Mr. Frugalwoods and I could’ve lulled ourselves into thinking, well, this year isn’t ideal to start an extreme frugality regime because we have a few weddings to go to, and a vacation planned, and some renovations we need to do on our home, so let’s start next year. But that would’ve pushed our dream back and I bet when we reached the mythical “perfect” time a year later, we’d find an excuse for why we ought to delay yet another year in order to hit a more optimal phase in our lives.
If there’s something you deeply and earnestly want, why delay starting work towards it? There’s virtually no chance it’ll get done on its own and it’s unlikely someone else will do it for you (unless it’s emptying the dishwasher – I’ve found that if I delay doing that, Mr. FW will usually do it for me… ). But if it’s a goal really worth having – like early retirement, or a relationship, or a new job – we have to put in the hard work ourselves.
Ok But Honestly, I Did Still Dwell for a Long Time
In all honesty, this dwelling tendency dogged me until recently. By obsessing over stuff that I wasn’t pleased with, or was embarrassed by, I felt like I was in constant battle with myself. I’d replay conversations and scenarios ad nauseam to try and ascertain precisely where I’d perhaps made a misstep. Finding peace and satisfaction felt out of reach for me since I knew – I just knew – there were things I could’ve done better, smarter, or prettier. Part of this was the undercurrent of low self-esteem that many women suffer from over being “less than” the perfect ideals society holds up for us. And part of it was my general anxiety and tendency towards perfectionism.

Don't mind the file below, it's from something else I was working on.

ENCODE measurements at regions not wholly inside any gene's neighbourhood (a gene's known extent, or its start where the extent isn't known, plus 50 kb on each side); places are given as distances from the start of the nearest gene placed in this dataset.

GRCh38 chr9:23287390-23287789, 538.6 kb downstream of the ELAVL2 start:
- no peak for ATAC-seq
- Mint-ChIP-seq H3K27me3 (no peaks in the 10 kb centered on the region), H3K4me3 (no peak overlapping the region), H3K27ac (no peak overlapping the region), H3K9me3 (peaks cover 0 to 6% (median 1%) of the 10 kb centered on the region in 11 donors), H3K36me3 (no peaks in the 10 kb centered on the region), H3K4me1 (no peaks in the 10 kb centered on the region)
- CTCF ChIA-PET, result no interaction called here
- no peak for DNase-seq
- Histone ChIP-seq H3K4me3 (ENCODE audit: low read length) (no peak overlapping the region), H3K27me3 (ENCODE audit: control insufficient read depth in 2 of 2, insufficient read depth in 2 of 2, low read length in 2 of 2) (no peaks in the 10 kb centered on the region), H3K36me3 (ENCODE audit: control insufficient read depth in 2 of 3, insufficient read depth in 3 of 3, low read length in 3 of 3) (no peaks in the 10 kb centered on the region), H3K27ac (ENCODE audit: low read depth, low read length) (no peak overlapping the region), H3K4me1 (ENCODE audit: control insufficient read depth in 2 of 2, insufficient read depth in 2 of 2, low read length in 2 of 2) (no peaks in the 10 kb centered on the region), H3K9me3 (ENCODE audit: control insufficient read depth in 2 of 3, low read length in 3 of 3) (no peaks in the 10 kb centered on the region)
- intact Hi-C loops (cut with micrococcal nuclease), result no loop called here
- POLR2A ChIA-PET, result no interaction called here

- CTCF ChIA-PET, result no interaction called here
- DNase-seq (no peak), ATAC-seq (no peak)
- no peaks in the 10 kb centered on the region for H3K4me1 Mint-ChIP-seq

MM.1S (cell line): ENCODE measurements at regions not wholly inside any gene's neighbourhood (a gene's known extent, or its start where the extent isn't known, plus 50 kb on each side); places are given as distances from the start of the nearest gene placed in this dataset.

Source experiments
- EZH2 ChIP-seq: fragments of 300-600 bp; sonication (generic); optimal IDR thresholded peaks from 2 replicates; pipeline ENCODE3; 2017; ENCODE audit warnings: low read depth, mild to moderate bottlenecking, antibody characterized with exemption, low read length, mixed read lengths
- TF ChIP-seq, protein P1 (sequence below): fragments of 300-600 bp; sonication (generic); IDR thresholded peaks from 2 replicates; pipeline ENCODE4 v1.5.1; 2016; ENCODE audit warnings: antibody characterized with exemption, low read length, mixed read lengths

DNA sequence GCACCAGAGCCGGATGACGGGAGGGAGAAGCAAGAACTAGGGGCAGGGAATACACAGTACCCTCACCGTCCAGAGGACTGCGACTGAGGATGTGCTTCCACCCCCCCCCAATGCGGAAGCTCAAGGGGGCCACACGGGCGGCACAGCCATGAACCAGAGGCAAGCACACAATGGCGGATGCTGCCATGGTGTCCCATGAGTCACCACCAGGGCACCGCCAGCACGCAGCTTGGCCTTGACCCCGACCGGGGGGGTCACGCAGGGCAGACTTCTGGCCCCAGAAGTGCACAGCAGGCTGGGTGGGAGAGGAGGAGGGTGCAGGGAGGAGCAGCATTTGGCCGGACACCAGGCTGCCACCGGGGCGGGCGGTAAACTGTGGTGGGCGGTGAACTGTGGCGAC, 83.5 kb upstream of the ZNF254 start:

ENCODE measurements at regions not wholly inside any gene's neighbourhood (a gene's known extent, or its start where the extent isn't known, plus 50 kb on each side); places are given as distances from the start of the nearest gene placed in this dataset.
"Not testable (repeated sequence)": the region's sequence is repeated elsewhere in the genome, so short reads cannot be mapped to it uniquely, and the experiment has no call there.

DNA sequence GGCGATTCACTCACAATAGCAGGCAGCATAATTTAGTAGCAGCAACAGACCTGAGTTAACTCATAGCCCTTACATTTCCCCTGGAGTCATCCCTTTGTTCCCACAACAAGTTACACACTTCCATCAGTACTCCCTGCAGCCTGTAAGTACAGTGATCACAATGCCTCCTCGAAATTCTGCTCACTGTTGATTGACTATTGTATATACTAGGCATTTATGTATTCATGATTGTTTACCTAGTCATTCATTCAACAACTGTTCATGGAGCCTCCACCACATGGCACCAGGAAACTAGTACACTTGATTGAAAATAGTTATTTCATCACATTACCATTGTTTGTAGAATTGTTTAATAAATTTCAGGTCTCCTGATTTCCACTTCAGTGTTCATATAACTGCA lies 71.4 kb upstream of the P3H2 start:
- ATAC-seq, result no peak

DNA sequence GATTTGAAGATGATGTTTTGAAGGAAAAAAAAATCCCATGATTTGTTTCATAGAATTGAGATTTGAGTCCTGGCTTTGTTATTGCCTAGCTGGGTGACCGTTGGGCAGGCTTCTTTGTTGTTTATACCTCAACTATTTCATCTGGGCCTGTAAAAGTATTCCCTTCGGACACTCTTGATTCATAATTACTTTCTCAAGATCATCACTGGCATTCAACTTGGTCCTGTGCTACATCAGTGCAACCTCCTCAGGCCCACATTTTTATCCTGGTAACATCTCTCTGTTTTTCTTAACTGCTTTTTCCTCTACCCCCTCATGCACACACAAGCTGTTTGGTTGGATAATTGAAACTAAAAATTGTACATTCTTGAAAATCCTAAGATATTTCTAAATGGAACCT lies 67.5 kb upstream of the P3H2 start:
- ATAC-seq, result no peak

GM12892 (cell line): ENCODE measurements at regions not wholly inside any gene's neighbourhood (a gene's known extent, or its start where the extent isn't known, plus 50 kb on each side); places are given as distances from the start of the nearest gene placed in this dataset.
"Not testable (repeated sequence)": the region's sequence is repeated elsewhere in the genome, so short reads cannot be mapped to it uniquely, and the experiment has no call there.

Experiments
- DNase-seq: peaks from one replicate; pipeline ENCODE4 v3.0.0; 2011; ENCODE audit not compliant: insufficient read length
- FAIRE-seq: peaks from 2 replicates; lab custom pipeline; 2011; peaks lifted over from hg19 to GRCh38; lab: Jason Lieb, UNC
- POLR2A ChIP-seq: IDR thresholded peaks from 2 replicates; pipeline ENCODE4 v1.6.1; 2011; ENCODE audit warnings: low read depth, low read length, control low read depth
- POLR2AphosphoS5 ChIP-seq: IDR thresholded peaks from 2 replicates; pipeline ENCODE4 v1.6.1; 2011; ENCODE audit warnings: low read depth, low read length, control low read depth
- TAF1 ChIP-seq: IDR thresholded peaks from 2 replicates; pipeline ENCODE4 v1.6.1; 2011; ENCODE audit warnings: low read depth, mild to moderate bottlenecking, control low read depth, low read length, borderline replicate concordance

I also labored under the delusion that after I’d accomplished some goal or another – like say getting a good job or marrying the awesome Mr. Frugalwoods – I’d finally be happy or content. But that wasn’t the case. I just found a whole new set of things to anguish and dwell over. This was turning into a vicious cycle.
What I eventually came to learn is that I had to develop my own internal confidence and security before I was able to truly stop concentrating on the negative and living in the past. It was a combination of good old maturity (I am 31 after all) and perhaps most importantly, figuring out what I want out of life.
It was also about other people. More specifically, it was about me no longer investing so much time and energy worrying about what other people might – or might not – be thinking about me. When I reflect on how much effort I put into trying to divine what people thought of me, I realize what folly that was! First of all, who cares?! And second of all, I could’ve been doing much more productive things with all that time!
If Mr. Frugalwoods and I spent time fretting over what our friends, co-workers, and neighbors might think of our crazy plan to save a ton of money, quit our jobs, and become homesteaders, I guarantee you we’d come up with a dozen excuses why we shouldn’t pursue this dream. But it’s our dream, and it’s not about what society thinks about us – it’s about what we want out of life. We’re the only ones who can live our lives as we want to – and in the end, we’re the only ones who’ll care how we’ve lived that life.